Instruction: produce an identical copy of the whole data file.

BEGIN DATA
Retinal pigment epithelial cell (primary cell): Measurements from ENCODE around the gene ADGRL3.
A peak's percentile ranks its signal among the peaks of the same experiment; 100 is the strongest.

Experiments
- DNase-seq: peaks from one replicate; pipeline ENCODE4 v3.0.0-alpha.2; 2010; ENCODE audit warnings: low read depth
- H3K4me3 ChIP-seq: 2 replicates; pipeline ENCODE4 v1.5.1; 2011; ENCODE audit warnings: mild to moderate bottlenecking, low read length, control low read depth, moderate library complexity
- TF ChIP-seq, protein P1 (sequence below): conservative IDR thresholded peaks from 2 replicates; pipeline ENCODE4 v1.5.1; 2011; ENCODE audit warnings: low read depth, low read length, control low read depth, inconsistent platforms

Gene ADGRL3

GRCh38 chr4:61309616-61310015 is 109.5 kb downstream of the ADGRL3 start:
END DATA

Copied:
Retinal pigment epithelial cell (primary cell): Measurements from ENCODE around the gene ADGRL3.
A peak's percentile ranks its signal among the peaks of the same experiment; 100 is the strongest.

Experiments
- DNase-seq: peaks from one replicate; pipeline ENCODE4 v3.0.0-alpha.2; 2010; ENCODE audit warnings: low read depth
- H3K4me3 ChIP-seq: 2 replicates; pipeline ENCODE4 v1.5.1; 2011; ENCODE audit warnings: mild to moderate bottlenecking, low read length, control low read depth, moderate library complexity
- TF ChIP-seq, protein P1 (sequence below): conservative IDR thresholded peaks from 2 replicates; pipeline ENCODE4 v1.5.1; 2011; ENCODE audit warnings: low read depth, low read length, control low read depth, inconsistent platforms

Gene ADGRL3

GRCh38 chr4:61309616-61310015 is 109.5 kb downstream of the ADGRL3 start: